So I would say the 'x' is never being mutated. It's just that there are many different ´x´s coming and going.

Or am I missing a point?

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You can. Only to open yourself up to a lot more hassle debugging things when const is not used and someone does not realise they should not mutate something.

Oh good. Hardly a bother then.

Alternatively I could say it shows they are too lazy to think things through properly:)

By analogy I could avoid hassle in life by not buckling up my seat belt, not brushing my teeth, all manner of inconveniences. Provided I don't see or don't care that this greatly increases the probability of bad outcomes.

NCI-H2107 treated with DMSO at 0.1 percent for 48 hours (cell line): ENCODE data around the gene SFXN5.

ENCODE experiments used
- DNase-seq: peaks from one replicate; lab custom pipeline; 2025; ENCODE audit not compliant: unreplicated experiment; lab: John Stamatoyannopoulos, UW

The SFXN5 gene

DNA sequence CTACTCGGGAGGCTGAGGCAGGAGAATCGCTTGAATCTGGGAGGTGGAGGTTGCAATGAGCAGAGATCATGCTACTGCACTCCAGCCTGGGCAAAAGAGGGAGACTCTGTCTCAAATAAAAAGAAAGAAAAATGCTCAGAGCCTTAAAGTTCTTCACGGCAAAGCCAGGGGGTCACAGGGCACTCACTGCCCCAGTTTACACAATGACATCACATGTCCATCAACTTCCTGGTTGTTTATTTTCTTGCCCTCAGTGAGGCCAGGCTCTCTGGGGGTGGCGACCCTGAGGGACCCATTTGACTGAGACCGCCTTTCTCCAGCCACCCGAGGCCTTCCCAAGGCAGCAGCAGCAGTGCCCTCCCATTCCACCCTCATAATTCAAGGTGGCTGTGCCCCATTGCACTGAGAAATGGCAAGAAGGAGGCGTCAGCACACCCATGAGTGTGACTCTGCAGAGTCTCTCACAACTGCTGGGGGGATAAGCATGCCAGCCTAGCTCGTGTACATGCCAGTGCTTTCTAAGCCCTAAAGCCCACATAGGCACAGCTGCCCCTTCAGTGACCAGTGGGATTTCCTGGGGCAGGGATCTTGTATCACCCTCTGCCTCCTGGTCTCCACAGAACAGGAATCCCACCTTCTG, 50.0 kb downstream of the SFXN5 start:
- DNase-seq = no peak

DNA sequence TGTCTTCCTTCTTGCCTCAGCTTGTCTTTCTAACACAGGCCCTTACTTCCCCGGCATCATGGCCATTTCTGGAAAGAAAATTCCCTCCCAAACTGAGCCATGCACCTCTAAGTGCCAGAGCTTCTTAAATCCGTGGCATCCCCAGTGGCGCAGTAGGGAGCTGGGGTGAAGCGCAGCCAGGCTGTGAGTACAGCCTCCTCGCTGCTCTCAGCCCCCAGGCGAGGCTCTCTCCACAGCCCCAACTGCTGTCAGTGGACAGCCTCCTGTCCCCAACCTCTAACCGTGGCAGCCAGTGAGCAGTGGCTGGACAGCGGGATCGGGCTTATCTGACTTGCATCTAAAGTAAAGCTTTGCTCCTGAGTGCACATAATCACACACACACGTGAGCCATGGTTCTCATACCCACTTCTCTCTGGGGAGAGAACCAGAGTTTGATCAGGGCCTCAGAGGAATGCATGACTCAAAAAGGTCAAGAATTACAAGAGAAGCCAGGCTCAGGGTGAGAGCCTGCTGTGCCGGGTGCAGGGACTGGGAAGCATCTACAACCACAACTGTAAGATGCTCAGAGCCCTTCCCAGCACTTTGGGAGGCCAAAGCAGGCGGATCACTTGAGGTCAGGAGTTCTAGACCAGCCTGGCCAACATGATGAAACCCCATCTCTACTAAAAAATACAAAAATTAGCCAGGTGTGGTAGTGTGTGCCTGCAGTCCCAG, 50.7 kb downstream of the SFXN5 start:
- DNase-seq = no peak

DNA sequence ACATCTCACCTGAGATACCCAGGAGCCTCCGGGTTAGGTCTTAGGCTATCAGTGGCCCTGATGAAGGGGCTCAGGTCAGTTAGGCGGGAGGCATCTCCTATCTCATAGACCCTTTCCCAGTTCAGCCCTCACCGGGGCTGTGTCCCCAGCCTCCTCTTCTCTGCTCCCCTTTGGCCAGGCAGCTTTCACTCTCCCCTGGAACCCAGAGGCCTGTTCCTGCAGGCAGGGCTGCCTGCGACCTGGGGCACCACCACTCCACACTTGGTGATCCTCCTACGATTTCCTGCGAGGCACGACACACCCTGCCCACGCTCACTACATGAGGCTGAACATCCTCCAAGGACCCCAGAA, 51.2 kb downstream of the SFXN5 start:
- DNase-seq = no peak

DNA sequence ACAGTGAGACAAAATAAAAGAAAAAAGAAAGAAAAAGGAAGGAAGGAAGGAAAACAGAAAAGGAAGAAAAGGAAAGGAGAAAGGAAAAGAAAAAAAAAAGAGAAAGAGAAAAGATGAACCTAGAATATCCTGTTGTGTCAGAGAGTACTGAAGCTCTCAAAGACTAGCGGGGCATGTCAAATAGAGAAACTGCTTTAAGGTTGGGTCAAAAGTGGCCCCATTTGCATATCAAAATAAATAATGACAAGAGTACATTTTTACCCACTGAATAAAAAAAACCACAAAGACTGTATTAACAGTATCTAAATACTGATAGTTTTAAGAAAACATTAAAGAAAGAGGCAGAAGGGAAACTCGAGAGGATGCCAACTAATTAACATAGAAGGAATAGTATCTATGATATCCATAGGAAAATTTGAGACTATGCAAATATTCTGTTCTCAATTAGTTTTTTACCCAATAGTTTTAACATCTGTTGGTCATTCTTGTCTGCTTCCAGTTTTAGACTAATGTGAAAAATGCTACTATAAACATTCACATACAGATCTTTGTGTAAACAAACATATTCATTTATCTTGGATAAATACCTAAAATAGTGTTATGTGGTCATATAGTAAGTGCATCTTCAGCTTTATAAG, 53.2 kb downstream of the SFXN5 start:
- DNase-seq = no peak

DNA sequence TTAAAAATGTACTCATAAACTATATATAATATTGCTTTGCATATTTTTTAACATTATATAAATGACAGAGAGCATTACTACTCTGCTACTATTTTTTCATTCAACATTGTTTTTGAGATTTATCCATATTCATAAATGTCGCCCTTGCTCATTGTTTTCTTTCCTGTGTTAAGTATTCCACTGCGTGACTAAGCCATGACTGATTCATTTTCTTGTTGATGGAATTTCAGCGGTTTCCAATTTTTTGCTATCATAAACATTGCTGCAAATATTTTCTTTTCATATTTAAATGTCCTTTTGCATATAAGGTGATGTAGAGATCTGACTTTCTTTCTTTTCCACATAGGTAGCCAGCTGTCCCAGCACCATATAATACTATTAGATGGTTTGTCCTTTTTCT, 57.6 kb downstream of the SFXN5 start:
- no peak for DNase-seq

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I'm pretty sure I understand the semantics of let mut correctly, I just think they're bad and the distinction you're pointing out means very little.

let x = y;

can x change? It depends. If y is &mut T then yes, if y is T then not, but actually yes if T contains &mut references inside or interior mutability. It's all muddy. People may assume let about immutability, but it's not. It's just a weak lint for the binding that in some common cases looks like immutability.

let mut is about the binding, but also kinda sorta tries to be about the value. If it only prevented reassignment, it would be clearly about the binding for enforcing single-assignment style. But, I assume, to stop swap it also has opinion on getting &mut out of it, which makes it seem like it's about making the value immutable. If it's about the value, then {x}.mutate() seems like a loophole.

BTW: the raw pointer workaround/aliasing/UB is not relevant to what I'm trying to say. unsafe can break anything.

That's not what actually generated intermediate representation does. And you can even rewrite it like this: